People with mild cognitive impairment are at higher risk of developing dementia if they have diabetes or psychiatric symptoms such as depression, according to UK researchers.
Mild cognitive impairment affects 19% of people aged 65 and over, and around half of those with it develop dementia within three years, compared with 3% of the general population.
“This doesn’t necessarily mean addressing diabetes, psychiatric symptoms and diet will reduce risk, but our review provides the best evidence to date about what might help”
A systematic review, published in the American Journal of Psychiatry, analysed data from 62 separate studies, following a total of 15,950 people diagnosed with mild cognitive impairment.
Among people with the condition, it found those with diabetes were 65% more likely to progress to dementia and those with psychiatric symptoms were more than twice as likely to develop dementia.
“There are strong links between mental and physical health,” said lead author Dr Claudia Cooper, a psychiatrist from University College London.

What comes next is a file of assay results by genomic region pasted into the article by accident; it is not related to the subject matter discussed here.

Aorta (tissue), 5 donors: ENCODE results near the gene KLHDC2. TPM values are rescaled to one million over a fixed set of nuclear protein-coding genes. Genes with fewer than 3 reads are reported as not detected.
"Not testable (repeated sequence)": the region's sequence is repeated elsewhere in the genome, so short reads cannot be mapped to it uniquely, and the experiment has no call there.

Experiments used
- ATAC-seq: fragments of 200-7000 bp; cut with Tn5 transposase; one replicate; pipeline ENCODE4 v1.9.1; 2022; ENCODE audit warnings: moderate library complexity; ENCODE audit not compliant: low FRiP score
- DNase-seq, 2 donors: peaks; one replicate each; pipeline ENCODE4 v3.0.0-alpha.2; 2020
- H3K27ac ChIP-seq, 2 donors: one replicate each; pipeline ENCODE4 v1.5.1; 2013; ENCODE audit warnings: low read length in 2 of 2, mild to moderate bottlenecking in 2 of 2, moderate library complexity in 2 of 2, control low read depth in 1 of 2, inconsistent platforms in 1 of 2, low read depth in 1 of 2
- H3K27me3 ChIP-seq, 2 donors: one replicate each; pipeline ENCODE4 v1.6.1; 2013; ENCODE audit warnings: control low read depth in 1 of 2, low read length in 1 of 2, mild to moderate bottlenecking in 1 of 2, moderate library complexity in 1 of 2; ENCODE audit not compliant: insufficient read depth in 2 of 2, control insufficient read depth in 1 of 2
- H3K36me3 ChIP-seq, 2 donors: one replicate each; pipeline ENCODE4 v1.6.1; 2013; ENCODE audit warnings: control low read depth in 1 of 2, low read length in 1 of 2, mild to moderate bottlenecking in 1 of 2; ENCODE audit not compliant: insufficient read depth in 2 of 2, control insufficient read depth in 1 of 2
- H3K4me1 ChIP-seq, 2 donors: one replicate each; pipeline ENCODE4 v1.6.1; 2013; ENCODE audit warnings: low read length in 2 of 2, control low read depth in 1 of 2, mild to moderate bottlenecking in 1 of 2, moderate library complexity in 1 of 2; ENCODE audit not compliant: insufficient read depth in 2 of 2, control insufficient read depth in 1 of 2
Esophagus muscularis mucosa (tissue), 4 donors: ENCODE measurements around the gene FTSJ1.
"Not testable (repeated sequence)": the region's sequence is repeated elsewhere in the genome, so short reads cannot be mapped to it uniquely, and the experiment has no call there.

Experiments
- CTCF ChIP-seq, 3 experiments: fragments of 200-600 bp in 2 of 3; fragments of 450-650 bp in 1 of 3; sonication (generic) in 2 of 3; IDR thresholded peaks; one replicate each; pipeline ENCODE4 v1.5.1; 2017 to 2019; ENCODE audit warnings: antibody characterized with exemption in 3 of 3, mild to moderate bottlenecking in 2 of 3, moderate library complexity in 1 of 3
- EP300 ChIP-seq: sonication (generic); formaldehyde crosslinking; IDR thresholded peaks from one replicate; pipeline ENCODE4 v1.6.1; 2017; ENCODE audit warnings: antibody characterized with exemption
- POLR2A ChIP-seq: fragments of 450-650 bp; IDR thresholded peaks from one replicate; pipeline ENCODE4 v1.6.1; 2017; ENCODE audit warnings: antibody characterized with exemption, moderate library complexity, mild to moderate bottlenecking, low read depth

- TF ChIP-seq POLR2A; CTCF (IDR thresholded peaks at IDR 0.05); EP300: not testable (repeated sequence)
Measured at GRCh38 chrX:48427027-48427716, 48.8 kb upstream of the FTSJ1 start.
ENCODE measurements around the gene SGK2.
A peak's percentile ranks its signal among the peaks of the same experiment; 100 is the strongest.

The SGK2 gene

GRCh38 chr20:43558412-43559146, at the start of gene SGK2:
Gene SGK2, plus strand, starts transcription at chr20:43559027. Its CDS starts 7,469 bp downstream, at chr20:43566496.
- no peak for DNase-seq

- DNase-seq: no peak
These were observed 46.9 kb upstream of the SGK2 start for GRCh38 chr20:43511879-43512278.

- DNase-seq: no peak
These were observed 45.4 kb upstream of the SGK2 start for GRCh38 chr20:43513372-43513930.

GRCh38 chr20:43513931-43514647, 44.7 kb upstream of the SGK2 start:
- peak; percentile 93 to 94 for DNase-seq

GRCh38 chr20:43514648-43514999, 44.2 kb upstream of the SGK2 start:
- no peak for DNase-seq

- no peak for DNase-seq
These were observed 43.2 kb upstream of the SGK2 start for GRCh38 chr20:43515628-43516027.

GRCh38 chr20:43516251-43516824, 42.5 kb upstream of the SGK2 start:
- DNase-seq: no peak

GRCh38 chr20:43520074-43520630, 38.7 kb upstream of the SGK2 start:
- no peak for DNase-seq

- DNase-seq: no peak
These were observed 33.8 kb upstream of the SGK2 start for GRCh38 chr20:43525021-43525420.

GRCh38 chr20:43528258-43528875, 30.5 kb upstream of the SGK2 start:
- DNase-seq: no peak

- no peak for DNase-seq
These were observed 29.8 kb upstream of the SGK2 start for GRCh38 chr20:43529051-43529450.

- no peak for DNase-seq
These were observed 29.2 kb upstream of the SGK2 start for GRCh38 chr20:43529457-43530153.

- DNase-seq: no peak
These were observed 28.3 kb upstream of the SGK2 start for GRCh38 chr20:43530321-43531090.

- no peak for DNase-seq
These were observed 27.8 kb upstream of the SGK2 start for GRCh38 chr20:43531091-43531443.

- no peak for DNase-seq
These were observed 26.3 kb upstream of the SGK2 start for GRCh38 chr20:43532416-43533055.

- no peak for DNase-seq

“Lifestyle changes to improve diet and mood might help people with mild cognitive impairment to avoid dementia, and bring many other health benefits,” she said.
“This doesn’t necessarily mean that addressing diabetes, psychiatric symptoms and diet will reduce an individual’s risk, but our review provides the best evidence to date about what might help,” she added.
The Alzheimer’s Society recommends that people stay socially and physically active to help prevent dementia, and eat a diet high in fruit and vegetables and low in meat and saturated fats, such as the Mediterranean diet.
On Saturday, David Cameron announced the Prime Minister’s Challenge on Dementia 2020, which included a £300m investment in medical research and an international dementia institute to be established in England within five years.